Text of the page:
batteries

Plant extract works as cathode for batteries

RICE (US) — Researchers say a plant extract can be turned into a highly effective, natural cathode for lithium-ion batteries.

The madder plant, Rubia tinctorum, is a good source of purpurin, an organic dye that has been used on fabrics since ancient times.

Arava Leela Mohana Reddy, a research scientist at Rice University, and colleagues came across purpurin while testing a number of organic molecules for their ability to electrochemically interact with lithium and found purpurin most amenable to binding lithium ions.


Madder, a climbing plant, has been used since ancient times to create dye for fabrics. (Credit: chemazgz/Flickr)

Purpurin, left, extracted from madder root, center, is chemically lithiated, right, for use as an organic cathode in batteries. The material was developed as a less expensive, easier-to-recycle alternative to cobalt oxide cathodes now used in lithium-ion batteries. (Credit: Ajayan Group/Rice University)

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With the addition of 20 percent carbon to add conductivity, the team built a half-battery cell with a capacity of 90 milliamp hours per gram after 50 charge/discharge cycles. The cathodes can be made at room temperature, Reddy says.

The discovery is the subject of a paper in Nature’s open-access journal Scientific Reports.

The goal, according to Reddy, lead author of the paper, is to create environmentally friendly batteries that solve many of the problems with lithium-ion batteries in use today.

“Green batteries are the need of the hour, yet this topic hasn’t really been addressed properly,” Reddy says. “This is an area that needs immediate attention and sustained thrust, but you cannot discover sustainable technology overnight.

“The current focus of the research community is still on conventional batteries, meeting challenges like improving capacity. While those issues are important, so are issues like sustainability and recyclability.”

While lithium-ion batteries have become standard in conventional electronics since their commercial introduction in 1991, the rechargeable units remain costly to manufacture, Reddy notes.

“They’re not environmentally friendly. They use cathodes of lithium cobalt oxide, which are very expensive. You have to mine the cobalt metal and manufacture the cathodes in a high-temperature environment. There are a lot of costs.

“And then, recycling is a big issue,” he adds. “In 2010, almost 10 billion lithium-ion batteries had to be recycled, which uses a lot of energy. Extracting cobalt from the batteries is an expensive process.”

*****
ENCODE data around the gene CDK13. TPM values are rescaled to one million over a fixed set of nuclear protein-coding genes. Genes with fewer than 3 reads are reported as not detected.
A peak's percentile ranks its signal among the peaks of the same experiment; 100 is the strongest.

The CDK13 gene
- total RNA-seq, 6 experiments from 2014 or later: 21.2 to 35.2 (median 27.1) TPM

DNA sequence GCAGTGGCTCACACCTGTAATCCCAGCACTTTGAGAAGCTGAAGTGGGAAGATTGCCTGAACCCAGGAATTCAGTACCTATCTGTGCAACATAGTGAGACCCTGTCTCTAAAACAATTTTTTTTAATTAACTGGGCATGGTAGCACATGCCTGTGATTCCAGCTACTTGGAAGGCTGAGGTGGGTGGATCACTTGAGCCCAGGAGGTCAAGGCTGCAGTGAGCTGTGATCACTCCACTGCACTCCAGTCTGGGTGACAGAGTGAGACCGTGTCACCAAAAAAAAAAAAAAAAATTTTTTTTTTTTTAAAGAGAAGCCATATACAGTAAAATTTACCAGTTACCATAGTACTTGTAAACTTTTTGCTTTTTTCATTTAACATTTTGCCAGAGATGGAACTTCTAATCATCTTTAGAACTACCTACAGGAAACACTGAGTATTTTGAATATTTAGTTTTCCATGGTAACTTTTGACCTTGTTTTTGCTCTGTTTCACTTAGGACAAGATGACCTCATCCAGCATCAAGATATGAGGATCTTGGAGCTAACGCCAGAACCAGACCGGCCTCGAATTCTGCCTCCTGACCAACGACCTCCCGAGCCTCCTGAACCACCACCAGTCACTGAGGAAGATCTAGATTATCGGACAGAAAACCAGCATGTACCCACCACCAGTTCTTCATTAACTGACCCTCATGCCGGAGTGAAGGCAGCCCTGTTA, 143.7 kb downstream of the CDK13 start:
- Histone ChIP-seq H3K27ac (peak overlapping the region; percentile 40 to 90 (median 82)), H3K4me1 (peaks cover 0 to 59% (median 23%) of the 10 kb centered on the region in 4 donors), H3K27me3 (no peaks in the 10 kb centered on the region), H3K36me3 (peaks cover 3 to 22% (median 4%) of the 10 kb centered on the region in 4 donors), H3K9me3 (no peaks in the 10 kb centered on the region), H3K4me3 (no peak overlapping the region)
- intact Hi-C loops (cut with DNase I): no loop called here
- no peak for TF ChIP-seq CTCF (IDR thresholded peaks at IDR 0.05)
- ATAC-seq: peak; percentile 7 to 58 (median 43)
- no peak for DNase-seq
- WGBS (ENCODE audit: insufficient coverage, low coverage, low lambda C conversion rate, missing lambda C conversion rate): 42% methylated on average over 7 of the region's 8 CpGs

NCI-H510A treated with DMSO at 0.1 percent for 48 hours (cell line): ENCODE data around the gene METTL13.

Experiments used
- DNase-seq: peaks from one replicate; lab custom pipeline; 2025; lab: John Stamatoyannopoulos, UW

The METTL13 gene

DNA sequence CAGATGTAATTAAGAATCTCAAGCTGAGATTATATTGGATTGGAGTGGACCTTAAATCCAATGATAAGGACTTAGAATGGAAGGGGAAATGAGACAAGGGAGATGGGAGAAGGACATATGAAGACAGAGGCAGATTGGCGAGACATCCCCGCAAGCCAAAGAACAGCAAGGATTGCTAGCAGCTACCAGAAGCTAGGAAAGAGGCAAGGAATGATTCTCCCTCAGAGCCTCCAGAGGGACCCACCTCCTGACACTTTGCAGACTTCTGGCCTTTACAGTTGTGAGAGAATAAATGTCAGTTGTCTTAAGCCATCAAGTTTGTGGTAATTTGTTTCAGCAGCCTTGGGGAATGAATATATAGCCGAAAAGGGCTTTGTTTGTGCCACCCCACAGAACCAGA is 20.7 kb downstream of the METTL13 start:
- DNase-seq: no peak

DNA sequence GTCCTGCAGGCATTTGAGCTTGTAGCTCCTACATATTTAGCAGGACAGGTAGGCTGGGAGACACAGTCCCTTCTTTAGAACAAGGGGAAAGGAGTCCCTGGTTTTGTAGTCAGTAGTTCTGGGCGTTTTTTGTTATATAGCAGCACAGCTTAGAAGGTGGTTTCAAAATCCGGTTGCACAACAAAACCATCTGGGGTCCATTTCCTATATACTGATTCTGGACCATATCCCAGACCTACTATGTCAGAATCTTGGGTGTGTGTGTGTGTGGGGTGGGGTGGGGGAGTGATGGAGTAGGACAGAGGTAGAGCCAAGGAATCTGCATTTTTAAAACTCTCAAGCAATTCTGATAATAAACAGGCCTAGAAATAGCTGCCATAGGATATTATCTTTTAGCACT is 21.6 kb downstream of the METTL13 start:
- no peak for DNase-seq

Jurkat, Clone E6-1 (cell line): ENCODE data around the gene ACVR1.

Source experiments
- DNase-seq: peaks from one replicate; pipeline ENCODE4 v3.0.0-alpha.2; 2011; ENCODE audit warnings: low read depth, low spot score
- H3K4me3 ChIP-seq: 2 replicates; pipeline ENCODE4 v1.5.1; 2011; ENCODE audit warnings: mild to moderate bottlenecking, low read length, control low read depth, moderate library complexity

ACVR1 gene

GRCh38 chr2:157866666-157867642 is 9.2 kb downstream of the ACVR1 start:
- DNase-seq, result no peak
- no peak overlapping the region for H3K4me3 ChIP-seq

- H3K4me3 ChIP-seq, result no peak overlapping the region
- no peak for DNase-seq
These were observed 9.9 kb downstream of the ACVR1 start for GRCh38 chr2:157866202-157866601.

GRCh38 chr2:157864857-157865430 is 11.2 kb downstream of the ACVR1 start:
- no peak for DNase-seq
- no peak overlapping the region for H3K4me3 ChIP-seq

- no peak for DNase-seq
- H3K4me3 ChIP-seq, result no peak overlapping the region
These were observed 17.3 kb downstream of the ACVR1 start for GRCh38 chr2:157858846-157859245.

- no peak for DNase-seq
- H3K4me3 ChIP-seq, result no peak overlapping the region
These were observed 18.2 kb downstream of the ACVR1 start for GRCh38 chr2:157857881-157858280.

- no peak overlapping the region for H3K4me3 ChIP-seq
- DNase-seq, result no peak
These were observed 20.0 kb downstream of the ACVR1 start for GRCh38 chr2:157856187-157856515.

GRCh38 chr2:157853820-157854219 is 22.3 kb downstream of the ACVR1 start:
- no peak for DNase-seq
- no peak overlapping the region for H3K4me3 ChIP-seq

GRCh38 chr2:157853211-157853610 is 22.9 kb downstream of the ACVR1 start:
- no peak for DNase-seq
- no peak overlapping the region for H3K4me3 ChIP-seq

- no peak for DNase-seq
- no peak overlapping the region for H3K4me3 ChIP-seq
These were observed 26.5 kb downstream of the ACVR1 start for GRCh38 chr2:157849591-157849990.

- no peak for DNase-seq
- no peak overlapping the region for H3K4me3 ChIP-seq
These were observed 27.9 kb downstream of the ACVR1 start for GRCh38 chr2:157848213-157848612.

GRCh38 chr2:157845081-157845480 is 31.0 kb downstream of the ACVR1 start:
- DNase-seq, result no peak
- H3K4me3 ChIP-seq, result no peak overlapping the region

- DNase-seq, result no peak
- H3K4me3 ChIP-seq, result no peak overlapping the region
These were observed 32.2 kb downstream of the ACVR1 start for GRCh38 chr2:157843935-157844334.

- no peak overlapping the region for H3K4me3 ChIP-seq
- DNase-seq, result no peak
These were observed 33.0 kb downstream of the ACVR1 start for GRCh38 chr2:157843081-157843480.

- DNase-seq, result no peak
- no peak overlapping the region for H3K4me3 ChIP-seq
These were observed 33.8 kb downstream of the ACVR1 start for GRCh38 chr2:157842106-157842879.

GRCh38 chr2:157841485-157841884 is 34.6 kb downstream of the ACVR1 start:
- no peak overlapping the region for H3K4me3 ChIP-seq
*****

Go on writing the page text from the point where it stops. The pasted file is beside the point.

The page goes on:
Green batteries

Reddy says the chemistry involved in using purpurin to create a cathode “is really simple.”

He suggests agricultural waste may be a source of purpurin, as may other suitable molecules, which makes the process even more economical.

Innovation in the battery space is needed to satisfy future demands and counter environmental issues like waste management, “and hence we are quite fascinated by the ability to develop alternative electrode technologies to replace conventional inorganic materials in lithium-ion batteries,” says Pulickel Ajayan, a professor of mechanical engineering, materials science, and chemistry.

“We’re interested in developing value-added chemicals, products and materials from renewable feedstocks as a sustainable technology platform,” says co-lead author George John, a professor of chemistry at the City College of New York-CUNY and an expert on bio-based materials and green chemistry. “The point has been to understand the chemistry between lithium ions and the organic molecules. Now that we have that proper understanding, we can tap other molecules and improve capacity.”

Recent work by the Ajayan Group combines silicon and a porous nickel current collector in a way that has proven effective as a high-capacity anode, the other electrode in a lithium-ion battery. That research was reported recently in the American Chemical Society journal Nano Letters.

But Reddy hopes to formulate completely green batteries. The team is looking for organic molecules suitable for anodes and for an electrolyte that doesn’t break the molecules down. He fully expects to have a working prototype of a complete organic battery within a few years.

“What we’ve come up with should lead to much more discussion in the scientific community about green batteries,” he says.

The Army Research Office funded the work.

Source: Rice University

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